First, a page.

Muralidharan Anbalagan, PhD , assistant professor of structural and cellular biology, showed for the first time in a mouse study that exposure to artificial dim light at night may contribute to the spread of breast cancer to the bones.
Results of the study were presented at ENDO 2019, the Endocrine Society's recent annual meeting in New Orleans, and were featured in the April issue of the Endocrine News ( Pillow Talk by Derek Bagley ).
"To date, this is the first report that circadian disruption, via exposure to artificial dim light at night-induced suppression of nighttime melatonin production, increases the formation of bone metastatic breast cancer," said Anbalagan. "This is important, as many patients with breast cancer are likely to be exposed to light at night as a result of lack of sleep; stress; night shift work; and excess light in the bedroom from mobile phones, iPads, laptops, televisions, night lights, and even street lights."
According to the National Cancer Institute, more than 150,000 American women had breast cancer that metastasized, or spread outside the breast, in 2017. When breast cancer spreads, it often goes to the bones, where it can cause severe pain and fragility.
In this preliminary study funded by the Louisiana Clinical and Translational Science Center (LACATS) in collaboration with the Louisiana Cancer Research Center (LCRC) and the Tulane Center for Circadian Biology, the researchers created a mouse model of bone metastatic breast cancer.
They injected estrogen receptor-positive human breast cancer cells that have a low propensity to grow in bones into the tibia, or shinbone, of female mice. Like humans, the mice used in this study produce a robust nighttime circadian melatonin signal. This nighttime melatonin signal has been shown to produce strong anti-cancer actions and also promote sleep.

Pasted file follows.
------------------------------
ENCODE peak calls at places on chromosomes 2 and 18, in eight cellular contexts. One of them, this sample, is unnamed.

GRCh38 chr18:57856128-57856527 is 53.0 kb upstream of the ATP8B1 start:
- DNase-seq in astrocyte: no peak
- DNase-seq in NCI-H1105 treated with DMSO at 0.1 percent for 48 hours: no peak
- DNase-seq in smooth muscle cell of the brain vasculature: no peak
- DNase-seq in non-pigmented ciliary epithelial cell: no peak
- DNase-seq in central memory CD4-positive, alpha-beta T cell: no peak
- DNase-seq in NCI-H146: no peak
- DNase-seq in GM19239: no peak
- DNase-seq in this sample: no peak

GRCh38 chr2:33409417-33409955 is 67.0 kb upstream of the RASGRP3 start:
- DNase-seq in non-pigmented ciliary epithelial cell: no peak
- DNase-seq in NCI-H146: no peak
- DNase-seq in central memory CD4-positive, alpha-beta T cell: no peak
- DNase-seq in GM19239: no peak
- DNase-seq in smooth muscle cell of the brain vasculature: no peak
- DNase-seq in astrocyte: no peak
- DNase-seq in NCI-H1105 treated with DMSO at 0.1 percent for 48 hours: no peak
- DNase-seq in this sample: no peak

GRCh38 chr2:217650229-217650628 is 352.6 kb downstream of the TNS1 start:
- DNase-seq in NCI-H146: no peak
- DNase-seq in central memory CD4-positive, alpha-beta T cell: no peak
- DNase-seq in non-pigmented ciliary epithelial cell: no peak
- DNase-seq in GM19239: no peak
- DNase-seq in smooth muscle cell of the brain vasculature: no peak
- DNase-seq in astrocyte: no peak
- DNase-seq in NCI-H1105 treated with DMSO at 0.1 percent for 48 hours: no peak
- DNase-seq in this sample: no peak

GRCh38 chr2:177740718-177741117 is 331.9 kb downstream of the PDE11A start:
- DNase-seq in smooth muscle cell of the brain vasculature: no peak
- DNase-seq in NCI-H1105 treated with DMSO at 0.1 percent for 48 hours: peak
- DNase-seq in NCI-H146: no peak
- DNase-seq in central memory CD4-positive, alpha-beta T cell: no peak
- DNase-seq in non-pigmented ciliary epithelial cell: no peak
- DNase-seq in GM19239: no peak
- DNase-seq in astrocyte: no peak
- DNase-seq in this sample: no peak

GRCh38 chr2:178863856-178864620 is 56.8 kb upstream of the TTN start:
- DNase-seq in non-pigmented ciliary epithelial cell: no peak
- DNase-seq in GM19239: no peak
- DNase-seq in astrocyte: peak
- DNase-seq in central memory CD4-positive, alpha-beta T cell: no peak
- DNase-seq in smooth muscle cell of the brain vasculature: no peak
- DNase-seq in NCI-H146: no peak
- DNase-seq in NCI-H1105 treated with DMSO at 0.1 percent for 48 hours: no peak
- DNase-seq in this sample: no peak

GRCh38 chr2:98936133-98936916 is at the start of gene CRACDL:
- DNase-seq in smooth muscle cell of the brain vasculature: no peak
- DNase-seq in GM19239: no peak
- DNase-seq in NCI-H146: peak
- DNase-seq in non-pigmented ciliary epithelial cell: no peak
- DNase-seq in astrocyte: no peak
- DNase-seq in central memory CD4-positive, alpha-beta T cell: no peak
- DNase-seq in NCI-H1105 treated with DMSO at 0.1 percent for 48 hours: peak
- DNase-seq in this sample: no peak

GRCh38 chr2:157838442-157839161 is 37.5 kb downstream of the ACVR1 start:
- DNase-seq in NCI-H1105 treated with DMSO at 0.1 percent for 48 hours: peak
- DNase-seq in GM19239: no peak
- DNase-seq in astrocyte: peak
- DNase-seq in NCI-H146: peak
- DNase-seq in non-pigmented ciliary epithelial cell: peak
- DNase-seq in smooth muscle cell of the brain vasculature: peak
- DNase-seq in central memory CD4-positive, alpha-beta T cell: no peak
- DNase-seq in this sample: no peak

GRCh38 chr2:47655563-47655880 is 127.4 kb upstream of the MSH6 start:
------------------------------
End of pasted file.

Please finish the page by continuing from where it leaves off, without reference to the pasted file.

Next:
All mice were kept in bright light for 12 hours each day. One group of three mice was in complete darkness the other 12 hours, which allowed them to produce high levels of endogenous melatonin at night. Another group spent 12 hours in bright light followed by 12 hours in dim light at night - less that that produced by a night light or cell phone display - which suppressed their nocturnal melatonin production.
IVIS small animal images and x-ray images showed that mice exposed to a bright light/dim light cycle had much larger tumors and increased bone damage compared with mice kept in a standard bright light/complete dark cycle.
"For the first time, our research demonstrated that dim light at night suppression of the circadian nighttime melatonin signal stimulated breast cancer bone metastasis. At the same time, our study identified the importance of an intact nocturnal circadian melatonin anti-cancer signal in suppressing bone-metastatic breast tumor growth," said Anbalagan.
The ultimate goal of this research, according to Anbalagan, is to reveal the key players involved in promoting breast cancer growth in bone and the involvement of melatonin receptors. In the meantime, he reminds everyone that the circadian system is extremely important for overall health. "Circadian disruption by light at night is not only a risk factor in cancer, but also in other metabolic diseases," he says.
This content was originally posted by Tulane University.